- 95% said they would prefer to trade with multiple market makers; ‘betting against the house’ also seems unsatisfactory
- Where trading on a leveraged or short basis, 86% of respondents would prefer to use a product where they cannot lose more than their original investment
- Trading without the risk of margin calls, and without the risk of being ‘knocked out’ of the market in a severe fall, were both also highly desired features (77% in each case)
- 90% of respondents preferred a product where they could offset capital losses for tax purposes against their broader investment portfolio, understandable given that most investors lose money on CFDs and spread betting
- 91% also wanted the ability to use tax wrappers such as ISAs and SIPPs which is standard for ETPs but limited for CFDs and prohibited for spread bets
Hector McNeil, Co-CEO of WisdomTree Europe, commented:
"The iMarkserv and Indxx research clearly shows that UK investors have an appetite for leverage trading across a wide variety of asset classes in the UK. The CFD and spread betting market has led the way in providing leverage trading facilities to active traders. However, investors clearly understand that these products come with risks and they are looking for solutions. Investors are uncomfortable with the risks of over the counter products, and ETPs can help. The survey shows overwhelming support for a product that offers exchange listings, Crest settlement, multiple market makers and counterparty risk mitigation. A frequently cited advantage of spread betting is the tax free nature of any gains, but actually most investors want a tax offset for capital losses, which spread betting doesn’t give.
What is clear is that all the issues and improvements highlighted by the respondents point towards short and leverage ETPs, which mitigate those issues and include those improvements. However, investor awareness of ETPs and their benefits is still relatively low. Boost, as the sole European ETP provider focused on S&L ETPs, will be at the forefront of educating UK investors on these positive features.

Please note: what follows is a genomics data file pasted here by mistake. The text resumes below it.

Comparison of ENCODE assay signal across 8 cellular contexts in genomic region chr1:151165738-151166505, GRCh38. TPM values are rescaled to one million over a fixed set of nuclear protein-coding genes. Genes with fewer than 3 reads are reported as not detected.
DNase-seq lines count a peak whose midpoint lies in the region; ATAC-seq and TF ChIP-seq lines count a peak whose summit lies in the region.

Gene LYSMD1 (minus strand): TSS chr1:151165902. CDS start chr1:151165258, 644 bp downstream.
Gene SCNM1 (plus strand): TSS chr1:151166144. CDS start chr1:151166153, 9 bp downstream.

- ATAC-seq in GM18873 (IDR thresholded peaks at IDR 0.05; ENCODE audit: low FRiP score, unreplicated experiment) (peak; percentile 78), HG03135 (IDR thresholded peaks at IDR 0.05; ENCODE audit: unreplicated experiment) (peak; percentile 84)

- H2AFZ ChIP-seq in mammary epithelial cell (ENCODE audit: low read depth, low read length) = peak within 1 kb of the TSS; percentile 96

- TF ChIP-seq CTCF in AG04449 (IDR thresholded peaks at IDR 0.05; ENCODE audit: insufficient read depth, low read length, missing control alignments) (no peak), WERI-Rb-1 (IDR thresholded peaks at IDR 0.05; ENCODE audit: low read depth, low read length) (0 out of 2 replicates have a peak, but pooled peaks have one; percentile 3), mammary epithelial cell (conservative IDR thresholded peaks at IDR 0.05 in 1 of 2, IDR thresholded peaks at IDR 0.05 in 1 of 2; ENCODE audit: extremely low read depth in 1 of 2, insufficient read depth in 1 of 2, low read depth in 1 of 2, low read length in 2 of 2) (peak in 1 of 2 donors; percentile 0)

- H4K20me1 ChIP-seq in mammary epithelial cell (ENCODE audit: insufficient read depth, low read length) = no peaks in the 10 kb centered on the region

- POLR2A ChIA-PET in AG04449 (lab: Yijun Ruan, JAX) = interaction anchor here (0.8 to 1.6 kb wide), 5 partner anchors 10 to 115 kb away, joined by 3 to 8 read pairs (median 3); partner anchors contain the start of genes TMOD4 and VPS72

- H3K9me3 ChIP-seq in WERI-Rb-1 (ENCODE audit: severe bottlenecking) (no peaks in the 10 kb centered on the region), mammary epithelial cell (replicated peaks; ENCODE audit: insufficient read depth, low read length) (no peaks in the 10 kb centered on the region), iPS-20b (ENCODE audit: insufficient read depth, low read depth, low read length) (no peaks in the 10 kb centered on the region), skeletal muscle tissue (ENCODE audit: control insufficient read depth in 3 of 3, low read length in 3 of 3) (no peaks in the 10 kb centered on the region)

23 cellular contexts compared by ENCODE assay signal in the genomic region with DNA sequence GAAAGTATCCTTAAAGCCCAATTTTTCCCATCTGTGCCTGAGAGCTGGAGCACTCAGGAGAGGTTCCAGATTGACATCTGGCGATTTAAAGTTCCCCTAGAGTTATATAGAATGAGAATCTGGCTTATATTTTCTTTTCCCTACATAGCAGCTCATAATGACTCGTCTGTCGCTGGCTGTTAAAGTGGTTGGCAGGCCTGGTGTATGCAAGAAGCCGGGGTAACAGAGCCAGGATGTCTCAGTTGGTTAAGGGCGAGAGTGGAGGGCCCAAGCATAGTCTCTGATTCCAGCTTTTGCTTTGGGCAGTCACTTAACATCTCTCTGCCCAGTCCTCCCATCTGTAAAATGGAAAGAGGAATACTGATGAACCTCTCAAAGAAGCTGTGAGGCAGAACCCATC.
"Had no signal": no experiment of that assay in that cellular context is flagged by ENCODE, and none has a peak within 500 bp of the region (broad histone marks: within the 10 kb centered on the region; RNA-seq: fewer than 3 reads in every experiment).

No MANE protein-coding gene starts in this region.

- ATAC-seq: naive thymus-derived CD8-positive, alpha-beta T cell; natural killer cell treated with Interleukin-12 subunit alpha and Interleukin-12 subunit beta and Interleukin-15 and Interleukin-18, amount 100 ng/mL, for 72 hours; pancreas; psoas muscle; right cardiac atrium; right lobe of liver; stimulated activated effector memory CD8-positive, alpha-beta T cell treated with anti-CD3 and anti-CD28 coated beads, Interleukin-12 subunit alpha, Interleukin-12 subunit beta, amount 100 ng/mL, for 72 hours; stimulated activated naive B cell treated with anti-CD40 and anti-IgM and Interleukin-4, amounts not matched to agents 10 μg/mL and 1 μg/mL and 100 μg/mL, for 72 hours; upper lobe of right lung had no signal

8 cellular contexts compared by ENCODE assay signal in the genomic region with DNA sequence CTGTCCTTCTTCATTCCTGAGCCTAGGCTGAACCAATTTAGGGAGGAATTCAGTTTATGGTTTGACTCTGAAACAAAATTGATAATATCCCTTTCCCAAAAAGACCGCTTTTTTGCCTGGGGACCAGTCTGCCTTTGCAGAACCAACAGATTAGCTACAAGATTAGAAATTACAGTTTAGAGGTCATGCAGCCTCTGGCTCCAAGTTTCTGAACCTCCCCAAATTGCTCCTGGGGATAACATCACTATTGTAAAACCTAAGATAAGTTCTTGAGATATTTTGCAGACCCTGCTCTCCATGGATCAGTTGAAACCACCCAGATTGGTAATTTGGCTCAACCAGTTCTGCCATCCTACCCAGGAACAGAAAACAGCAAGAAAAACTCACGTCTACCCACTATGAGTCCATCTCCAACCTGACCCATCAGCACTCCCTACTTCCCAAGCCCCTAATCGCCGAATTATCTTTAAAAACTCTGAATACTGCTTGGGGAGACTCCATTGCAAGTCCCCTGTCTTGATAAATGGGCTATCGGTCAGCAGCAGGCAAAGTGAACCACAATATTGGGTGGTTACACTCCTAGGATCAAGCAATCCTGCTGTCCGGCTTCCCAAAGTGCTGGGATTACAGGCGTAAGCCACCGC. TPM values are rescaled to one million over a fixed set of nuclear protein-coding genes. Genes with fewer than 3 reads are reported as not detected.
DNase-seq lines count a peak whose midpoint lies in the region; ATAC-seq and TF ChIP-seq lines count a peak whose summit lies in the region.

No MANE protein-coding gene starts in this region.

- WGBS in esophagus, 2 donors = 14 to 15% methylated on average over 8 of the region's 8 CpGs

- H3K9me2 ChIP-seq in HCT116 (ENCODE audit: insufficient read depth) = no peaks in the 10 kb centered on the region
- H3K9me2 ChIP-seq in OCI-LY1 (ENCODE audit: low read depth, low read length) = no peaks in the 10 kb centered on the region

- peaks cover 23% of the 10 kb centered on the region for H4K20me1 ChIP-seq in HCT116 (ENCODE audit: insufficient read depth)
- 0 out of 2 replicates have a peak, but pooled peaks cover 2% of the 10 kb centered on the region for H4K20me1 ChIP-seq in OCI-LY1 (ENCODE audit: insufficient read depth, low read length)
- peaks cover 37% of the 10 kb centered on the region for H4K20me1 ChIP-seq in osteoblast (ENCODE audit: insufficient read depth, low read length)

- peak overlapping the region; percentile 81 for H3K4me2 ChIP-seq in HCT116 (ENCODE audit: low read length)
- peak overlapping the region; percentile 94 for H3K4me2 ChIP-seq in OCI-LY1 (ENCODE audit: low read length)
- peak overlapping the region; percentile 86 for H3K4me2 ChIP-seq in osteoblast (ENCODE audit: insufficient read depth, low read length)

CFDs and spread betting date back to the 1990’s, and since then they have not kept pace with the increasing demands of investors. In fact, that is why short and leveraged ETPs were first created, they were launched in 2005 to address many of the negative issues that investors were finding.”
Overall, the survey, in our view, highlights the overwhelming advantages that ETPs provide to investors versus what they receive through CFDs and spread betting. ETPs are listed, bringing advantages such as liquidity, price discovery through a number of market makers and standardised clearing and settlement processes. ETP investors can change broker and provider by choice, and move in and out of positions freely. Whether structured as securities or funds, ETPs tend to be backed by 100%+ physical assets or collateral, mitigating counterparty risks. In contrast, with CFDs and spread bets an investor tends to be fully exposed to the balance sheet of the provider and only protected by in-house client and firm money arrangements.
The table below summarises the advantages of short & leverage ETPs over CFDs and spread bets:
The full market research report is available at here. We encourage anyone seeking an attractive alternative to CFDs and spread betting to read the report. The research was undertaken during August 2014.